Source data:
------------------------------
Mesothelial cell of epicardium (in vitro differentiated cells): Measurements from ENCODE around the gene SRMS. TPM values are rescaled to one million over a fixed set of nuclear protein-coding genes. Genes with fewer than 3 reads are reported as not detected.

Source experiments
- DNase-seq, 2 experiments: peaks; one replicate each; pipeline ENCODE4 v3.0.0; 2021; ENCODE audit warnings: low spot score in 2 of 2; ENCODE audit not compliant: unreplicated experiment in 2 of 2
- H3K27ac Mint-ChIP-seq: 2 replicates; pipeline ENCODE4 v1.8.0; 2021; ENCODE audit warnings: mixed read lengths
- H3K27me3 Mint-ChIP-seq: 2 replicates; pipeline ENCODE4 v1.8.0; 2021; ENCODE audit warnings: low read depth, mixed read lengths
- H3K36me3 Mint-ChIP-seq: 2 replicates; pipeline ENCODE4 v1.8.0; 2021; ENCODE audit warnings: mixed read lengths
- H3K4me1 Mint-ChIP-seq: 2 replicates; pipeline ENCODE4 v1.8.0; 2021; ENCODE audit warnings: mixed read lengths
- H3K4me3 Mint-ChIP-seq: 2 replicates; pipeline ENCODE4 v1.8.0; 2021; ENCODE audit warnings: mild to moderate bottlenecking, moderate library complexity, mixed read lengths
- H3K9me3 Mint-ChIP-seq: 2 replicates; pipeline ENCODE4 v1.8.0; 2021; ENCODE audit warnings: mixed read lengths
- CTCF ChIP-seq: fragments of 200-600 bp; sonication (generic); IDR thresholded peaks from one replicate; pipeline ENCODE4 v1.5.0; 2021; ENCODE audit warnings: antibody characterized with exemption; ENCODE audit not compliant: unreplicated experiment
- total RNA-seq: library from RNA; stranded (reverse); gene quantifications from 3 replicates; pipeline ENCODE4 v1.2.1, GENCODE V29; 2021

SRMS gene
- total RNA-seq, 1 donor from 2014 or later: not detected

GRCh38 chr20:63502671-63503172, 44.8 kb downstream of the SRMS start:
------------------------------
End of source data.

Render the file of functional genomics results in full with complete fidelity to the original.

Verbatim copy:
Mesothelial cell of epicardium (in vitro differentiated cells): Measurements from ENCODE around the gene SRMS. TPM values are rescaled to one million over a fixed set of nuclear protein-coding genes. Genes with fewer than 3 reads are reported as not detected.

Source experiments
- DNase-seq, 2 experiments: peaks; one replicate each; pipeline ENCODE4 v3.0.0; 2021; ENCODE audit warnings: low spot score in 2 of 2; ENCODE audit not compliant: unreplicated experiment in 2 of 2
- H3K27ac Mint-ChIP-seq: 2 replicates; pipeline ENCODE4 v1.8.0; 2021; ENCODE audit warnings: mixed read lengths
- H3K27me3 Mint-ChIP-seq: 2 replicates; pipeline ENCODE4 v1.8.0; 2021; ENCODE audit warnings: low read depth, mixed read lengths
- H3K36me3 Mint-ChIP-seq: 2 replicates; pipeline ENCODE4 v1.8.0; 2021; ENCODE audit warnings: mixed read lengths
- H3K4me1 Mint-ChIP-seq: 2 replicates; pipeline ENCODE4 v1.8.0; 2021; ENCODE audit warnings: mixed read lengths
- H3K4me3 Mint-ChIP-seq: 2 replicates; pipeline ENCODE4 v1.8.0; 2021; ENCODE audit warnings: mild to moderate bottlenecking, moderate library complexity, mixed read lengths
- H3K9me3 Mint-ChIP-seq: 2 replicates; pipeline ENCODE4 v1.8.0; 2021; ENCODE audit warnings: mixed read lengths
- CTCF ChIP-seq: fragments of 200-600 bp; sonication (generic); IDR thresholded peaks from one replicate; pipeline ENCODE4 v1.5.0; 2021; ENCODE audit warnings: antibody characterized with exemption; ENCODE audit not compliant: unreplicated experiment
- total RNA-seq: library from RNA; stranded (reverse); gene quantifications from 3 replicates; pipeline ENCODE4 v1.2.1, GENCODE V29; 2021

SRMS gene
- total RNA-seq, 1 donor from 2014 or later: not detected

GRCh38 chr20:63502671-63503172, 44.8 kb downstream of the SRMS start: